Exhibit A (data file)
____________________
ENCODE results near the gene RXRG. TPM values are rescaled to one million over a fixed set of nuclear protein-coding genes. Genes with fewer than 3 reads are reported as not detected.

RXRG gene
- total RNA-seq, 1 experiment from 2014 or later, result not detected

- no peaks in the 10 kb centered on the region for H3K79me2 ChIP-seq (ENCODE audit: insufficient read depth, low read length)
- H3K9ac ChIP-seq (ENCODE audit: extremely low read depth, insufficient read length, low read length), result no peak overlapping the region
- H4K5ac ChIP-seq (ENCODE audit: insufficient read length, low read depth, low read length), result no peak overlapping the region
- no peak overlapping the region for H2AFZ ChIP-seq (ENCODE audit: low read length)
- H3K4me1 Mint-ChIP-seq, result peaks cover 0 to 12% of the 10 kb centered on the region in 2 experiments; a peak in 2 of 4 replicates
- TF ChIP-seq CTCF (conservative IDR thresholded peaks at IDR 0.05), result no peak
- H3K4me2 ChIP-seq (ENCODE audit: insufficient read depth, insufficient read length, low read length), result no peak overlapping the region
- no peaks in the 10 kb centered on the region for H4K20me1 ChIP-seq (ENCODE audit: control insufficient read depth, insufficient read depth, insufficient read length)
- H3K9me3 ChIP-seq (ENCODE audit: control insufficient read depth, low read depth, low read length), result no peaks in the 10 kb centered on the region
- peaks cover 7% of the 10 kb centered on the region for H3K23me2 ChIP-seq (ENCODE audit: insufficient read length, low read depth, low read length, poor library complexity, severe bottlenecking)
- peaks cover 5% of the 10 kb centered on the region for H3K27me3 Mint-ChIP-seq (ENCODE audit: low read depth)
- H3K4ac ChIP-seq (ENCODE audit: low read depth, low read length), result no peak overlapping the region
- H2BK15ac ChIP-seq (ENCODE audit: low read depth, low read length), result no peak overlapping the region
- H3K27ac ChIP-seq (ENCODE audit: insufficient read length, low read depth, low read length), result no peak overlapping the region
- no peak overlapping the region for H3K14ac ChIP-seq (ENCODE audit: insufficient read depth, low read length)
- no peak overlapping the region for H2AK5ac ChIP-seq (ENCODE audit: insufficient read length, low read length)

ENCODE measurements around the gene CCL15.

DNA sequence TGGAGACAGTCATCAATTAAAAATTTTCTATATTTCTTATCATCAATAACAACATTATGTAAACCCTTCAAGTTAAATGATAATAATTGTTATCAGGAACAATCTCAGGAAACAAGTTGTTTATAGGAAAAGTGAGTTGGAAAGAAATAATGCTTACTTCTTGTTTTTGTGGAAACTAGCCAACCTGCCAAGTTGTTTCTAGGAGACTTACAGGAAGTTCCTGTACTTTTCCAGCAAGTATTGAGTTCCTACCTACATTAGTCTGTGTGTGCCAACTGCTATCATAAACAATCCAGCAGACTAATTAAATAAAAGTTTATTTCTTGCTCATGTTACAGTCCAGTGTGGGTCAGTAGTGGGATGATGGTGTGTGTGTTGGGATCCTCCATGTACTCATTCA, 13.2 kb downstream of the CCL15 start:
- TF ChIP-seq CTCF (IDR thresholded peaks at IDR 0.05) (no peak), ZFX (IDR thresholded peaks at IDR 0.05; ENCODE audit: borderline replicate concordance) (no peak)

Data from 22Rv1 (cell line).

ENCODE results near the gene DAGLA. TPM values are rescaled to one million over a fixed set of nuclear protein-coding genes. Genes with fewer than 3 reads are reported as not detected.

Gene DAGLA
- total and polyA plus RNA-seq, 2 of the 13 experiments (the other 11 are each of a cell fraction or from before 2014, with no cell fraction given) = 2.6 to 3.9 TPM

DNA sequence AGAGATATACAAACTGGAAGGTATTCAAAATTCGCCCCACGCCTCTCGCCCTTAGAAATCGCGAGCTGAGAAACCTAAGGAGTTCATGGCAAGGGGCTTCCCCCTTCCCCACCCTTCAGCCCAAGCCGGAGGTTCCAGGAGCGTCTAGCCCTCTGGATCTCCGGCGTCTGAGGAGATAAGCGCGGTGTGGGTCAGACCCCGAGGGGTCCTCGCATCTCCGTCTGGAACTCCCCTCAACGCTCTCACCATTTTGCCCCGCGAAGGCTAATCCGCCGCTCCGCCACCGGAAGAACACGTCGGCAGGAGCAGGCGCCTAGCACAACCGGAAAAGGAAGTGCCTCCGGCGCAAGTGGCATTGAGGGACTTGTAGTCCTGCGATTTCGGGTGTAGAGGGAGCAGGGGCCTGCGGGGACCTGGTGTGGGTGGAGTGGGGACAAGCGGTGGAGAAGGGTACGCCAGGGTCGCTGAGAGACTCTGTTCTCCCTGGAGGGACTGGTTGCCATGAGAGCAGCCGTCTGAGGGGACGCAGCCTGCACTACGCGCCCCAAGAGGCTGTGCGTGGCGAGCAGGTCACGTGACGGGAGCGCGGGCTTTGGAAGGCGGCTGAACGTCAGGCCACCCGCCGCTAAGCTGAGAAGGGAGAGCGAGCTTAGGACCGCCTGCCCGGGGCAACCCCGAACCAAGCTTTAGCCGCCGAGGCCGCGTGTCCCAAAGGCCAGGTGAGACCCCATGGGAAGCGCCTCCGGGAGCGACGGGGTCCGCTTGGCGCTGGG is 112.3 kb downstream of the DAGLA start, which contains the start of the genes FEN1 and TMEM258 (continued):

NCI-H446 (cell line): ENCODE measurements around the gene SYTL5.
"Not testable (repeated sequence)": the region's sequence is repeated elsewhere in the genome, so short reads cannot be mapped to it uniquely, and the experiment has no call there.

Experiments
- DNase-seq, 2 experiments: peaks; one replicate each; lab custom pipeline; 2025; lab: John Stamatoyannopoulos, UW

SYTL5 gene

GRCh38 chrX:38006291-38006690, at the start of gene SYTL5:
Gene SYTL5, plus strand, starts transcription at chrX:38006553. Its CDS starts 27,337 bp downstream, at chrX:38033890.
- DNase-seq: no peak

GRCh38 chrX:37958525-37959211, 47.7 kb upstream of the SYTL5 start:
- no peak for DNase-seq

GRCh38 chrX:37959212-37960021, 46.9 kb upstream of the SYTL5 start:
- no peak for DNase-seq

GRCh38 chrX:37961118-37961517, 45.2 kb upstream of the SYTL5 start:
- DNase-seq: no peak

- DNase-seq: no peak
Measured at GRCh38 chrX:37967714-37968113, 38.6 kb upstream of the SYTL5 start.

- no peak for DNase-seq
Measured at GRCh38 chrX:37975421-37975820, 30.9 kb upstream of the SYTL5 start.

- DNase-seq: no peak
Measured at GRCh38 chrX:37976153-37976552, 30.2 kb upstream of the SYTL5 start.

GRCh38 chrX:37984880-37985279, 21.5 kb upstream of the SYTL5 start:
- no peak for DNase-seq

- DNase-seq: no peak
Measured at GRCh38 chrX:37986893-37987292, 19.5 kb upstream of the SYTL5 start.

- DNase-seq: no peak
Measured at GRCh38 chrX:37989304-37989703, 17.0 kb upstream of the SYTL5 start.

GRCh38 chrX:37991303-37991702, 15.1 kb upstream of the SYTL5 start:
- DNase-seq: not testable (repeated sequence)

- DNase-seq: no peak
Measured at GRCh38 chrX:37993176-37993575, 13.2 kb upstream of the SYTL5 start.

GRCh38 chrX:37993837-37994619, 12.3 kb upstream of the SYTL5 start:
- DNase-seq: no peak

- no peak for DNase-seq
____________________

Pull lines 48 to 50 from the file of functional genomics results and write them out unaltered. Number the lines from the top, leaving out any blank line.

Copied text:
GRCh38 chrX:37984880-37985279, 21.5 kb upstream of the SYTL5 start:
- no peak for DNase-seq

- DNase-seq: no peak